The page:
I just wanted to give a quick thanks to Maureen H for her recent review of Veneer. I tend to look at my books as always increasing in quality, and yet it’s Veneer, my second book, that continues to outsell the others. I don’t know why that is. From the reviews, it seems people really enjoy the concept of augmented reality, while others like the characters themselves. Some people don’t like the book at all, but who has time to think about that?
Whether or not Maureen’s review is 5 stars or 1 star, I’m just glad someone is still reading a book from 2011. I’m glad they liked it enough to review it. It makes sitting here morning after morning, slogging through Draft 3 of Hybrid Mechanics just a little more bearable.
I don’t use the highlight feature on my Kindle very often, and when I do it’s usually for something funny or interesting I want to remember. Sometimes, it’s for a sentence or paragraph I find particularly literary and beautiful and poetic, though that is rare when reading contemporary works. Last night, after a shitty day to end all shitty days, I opened my Kindle to continue reading Henry Miller’s Tropic of Cancer and stumbled upon the most arrestingly beautiful line I think I’ve ever read.
Today, I’m trying to understand what psychology of the series tag. You know, that whole template every budding indie writer seems to be following these days: The Novel Title (The Series Name, Book X). I understand why people who write series would want to tag their books so readers get them in the right order, but what if you write interconnected books that don’t go in any order? Can you still use the series tag? Does it add value, or will it ultimately hurt more than it helps?
Consider the change I made yesterday to the listing of Por Vida on Amazon:
Say you’re a new reader to my books (fat chance, I know you’ve got ’em all on your Kindle), if you saw the above on Amazon, would you:
See the word anthology and think unordered series of books taking place in the same universe?
Feel like you should seek out Book 1 and start there? (assuming the other books were properly labeled)
Not want to get invested because the series is already four books long (I felt this with the Dark Tower series)
Close the tab and go browse Reddit for a while
I’m torn between wanting to let people know these books are all connected (based on how excited I get when Stephen King mentions Derry in one of his books) and not wanting them to think its a true series that never finds an ending or that it needs to be read in a certain order.
So I ask you, fellow authors: If you were trying to market standalone novels that shared the same universe, would you use the series tag? Why / why not?
I’d ask my agent, but she lives in Canada. You wouldn’t know her.
I do a lot of silly things to encourage people to write reviews of my books, but this whole get your name in the next book tactic seems to work the best. You know, aside from cold hard cash, which, by the way, should not be delivered as an Amazon Gift Card unless you want to get 20-30 reviews deleted in a single afternoon. I don’t know why it’s such a struggle to get reviews (even bad ones), especially when the book is selling and plenty of people seem to be reading it. I used to think I could impress upon people the importance of leaving reviews, but no. Bribery is pretty much the only thing that works.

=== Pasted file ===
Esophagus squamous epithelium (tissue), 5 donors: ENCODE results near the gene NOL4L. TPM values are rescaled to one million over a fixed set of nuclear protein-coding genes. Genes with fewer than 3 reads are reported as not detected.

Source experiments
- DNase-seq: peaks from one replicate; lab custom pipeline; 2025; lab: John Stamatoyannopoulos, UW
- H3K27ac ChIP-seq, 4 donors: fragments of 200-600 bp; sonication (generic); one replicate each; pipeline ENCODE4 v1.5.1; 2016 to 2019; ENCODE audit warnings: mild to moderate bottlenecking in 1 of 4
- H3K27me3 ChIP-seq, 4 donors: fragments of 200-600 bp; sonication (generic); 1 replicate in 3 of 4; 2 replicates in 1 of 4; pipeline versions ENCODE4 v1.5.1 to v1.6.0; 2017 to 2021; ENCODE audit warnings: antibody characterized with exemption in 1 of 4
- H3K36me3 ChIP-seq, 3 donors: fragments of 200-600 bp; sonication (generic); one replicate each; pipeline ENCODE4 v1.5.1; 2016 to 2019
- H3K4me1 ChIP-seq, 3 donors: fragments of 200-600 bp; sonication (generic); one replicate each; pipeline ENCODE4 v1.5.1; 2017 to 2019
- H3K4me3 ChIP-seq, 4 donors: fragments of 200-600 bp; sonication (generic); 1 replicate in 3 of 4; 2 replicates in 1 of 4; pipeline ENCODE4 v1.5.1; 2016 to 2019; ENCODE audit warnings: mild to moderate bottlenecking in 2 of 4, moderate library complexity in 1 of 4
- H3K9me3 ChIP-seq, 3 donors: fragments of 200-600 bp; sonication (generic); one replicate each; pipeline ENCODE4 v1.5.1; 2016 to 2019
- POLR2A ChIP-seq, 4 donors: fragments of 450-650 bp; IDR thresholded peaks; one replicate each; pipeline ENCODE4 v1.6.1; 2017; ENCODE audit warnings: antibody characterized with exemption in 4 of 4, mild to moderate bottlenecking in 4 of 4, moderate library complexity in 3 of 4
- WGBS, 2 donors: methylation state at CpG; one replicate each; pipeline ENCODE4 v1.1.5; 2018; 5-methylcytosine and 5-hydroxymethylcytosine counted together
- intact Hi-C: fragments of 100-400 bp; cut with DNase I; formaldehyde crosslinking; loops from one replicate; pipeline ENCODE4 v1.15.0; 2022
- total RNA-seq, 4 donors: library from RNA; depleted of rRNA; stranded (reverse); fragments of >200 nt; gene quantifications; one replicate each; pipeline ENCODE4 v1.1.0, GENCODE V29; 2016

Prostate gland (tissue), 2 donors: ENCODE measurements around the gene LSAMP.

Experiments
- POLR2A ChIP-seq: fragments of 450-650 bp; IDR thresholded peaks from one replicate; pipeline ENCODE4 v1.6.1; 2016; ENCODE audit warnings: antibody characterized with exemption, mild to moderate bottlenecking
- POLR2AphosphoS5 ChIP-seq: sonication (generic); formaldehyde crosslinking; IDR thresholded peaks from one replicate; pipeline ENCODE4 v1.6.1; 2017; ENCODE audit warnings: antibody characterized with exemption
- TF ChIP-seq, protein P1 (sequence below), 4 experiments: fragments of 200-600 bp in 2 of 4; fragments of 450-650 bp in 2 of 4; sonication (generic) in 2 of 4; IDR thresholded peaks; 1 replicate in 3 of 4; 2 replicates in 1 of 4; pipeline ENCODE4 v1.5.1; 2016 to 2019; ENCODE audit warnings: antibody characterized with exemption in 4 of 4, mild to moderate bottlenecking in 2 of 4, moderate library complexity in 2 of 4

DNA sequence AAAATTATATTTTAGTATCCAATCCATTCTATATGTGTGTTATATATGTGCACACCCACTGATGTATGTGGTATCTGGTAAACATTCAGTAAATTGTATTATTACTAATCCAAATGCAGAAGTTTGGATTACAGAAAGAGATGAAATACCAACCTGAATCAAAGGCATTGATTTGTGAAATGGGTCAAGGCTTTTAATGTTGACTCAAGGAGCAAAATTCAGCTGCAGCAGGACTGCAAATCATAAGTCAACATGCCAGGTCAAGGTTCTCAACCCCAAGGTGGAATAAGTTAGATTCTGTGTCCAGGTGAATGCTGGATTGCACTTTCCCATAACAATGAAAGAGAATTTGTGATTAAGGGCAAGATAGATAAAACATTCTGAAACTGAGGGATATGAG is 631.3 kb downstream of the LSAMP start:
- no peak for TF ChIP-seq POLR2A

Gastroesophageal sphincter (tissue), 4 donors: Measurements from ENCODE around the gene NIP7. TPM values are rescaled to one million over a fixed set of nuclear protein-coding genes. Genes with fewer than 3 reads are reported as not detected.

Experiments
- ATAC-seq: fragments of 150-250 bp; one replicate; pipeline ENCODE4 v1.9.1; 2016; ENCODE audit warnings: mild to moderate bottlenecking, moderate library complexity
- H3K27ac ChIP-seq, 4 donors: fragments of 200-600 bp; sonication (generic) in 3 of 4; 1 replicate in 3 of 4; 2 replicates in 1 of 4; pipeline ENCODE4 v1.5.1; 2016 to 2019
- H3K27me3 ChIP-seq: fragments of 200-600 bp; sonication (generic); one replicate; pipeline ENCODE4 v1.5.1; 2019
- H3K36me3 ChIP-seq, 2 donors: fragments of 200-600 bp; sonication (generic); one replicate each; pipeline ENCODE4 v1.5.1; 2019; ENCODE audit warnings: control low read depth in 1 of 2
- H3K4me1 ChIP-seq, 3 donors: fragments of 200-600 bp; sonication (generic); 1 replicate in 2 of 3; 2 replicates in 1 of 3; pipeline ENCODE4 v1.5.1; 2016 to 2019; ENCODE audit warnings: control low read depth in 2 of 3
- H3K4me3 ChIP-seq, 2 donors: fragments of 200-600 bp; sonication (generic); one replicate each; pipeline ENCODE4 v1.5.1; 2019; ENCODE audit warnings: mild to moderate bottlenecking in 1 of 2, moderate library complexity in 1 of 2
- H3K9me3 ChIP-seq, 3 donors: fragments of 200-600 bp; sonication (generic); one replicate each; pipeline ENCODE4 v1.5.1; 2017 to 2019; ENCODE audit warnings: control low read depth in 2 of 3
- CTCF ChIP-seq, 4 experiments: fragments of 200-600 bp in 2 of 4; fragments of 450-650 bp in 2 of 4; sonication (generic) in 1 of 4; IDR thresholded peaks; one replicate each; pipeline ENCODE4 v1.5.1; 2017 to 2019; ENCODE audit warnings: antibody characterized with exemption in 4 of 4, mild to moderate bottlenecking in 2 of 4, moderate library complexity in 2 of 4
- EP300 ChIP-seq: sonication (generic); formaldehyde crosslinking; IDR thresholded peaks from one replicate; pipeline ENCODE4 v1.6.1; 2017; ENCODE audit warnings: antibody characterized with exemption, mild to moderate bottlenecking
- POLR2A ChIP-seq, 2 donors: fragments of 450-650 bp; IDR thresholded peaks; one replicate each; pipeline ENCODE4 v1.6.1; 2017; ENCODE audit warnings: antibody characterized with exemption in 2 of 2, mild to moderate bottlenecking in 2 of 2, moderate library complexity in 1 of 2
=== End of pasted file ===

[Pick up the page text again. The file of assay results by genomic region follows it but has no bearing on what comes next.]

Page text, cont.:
Last time’s winner was Curtis, and since it’ll be a while, here’s a preview of where he ended up in the zero draft:
“Identify yourself,” said Jake.
The man stepped back and looked up.
“Ho there,” he called. “Don’t see many people up this way. What brings you to Challis?”
“Identify yourself!” Jake stepped to the railing and pointed the rifle over it.
The man’s hands went up. “Easy, stranger. My name is Curtis.”
“Curtis what?” asked Jake. “What’s your revision?”
“My revision? What do you take me for, some kind of Lassiter drone?”
“You’re not organic,” said Jake.
“Now that is true. I am not an organic human. But I am a person, just like you.”
“I am a sixth generation Vinestead synthetic,” said Jake. “You’re nothing like me.”
“They’re up to Six now? Interesting.” Curtis stepped back several feet so he wouldn’t have to crane his neck. “Well, Mr. Six. Seeing how you’re hunting organics and I’m not an organic, I don’t see that we have any quarrel.”
Jake considered the offer, shook his head. There weren’t supposed to be any other synthetics. If there were, who did they follow? What was their purpose?
“What are you doing here?” asked Jake.
“We have some monitoring equipment up there,” Curtis replied, gesturing with an outstretched arm. “Helps us keep tabs on who comes and goes in the valley. We picked up a whole mess of activity in Arco day before last, so I came down to make sure everything’s in good working order here.”
“You’re tracking our movements?” His finger trembled on the trigger.
“Yours. Humans. Animals. Anything that moves. Gotta know who’s walking in your backyard, am I right?”
“This isn’t your backyard,” said Jake. “This is Lassiter’s domain.”
That made Curtis chuckle. “Lassiter doesn’t exist in this world, pal. He may reach out to you from VNet, but he can’t walk here. Funny how that works, huh?” He adjusted his jacket. “Look, I’m on a schedule here, so if you’re not gonna come down, I’ll just come back another day. Safe travels, Mr. Six.”
He turned to leave. Jake raised the gun.
“I’m not done with you,” he warned. “This gun will tear you in half.”
Curtis shrugged, didn’t look back. “You’d be doing me a favor. I was never a fan of this sleeve anyhow.”
If you’d like to join Curtis in Hybrid Mechanics, you can buy / review my most recent book, Por Vida, here.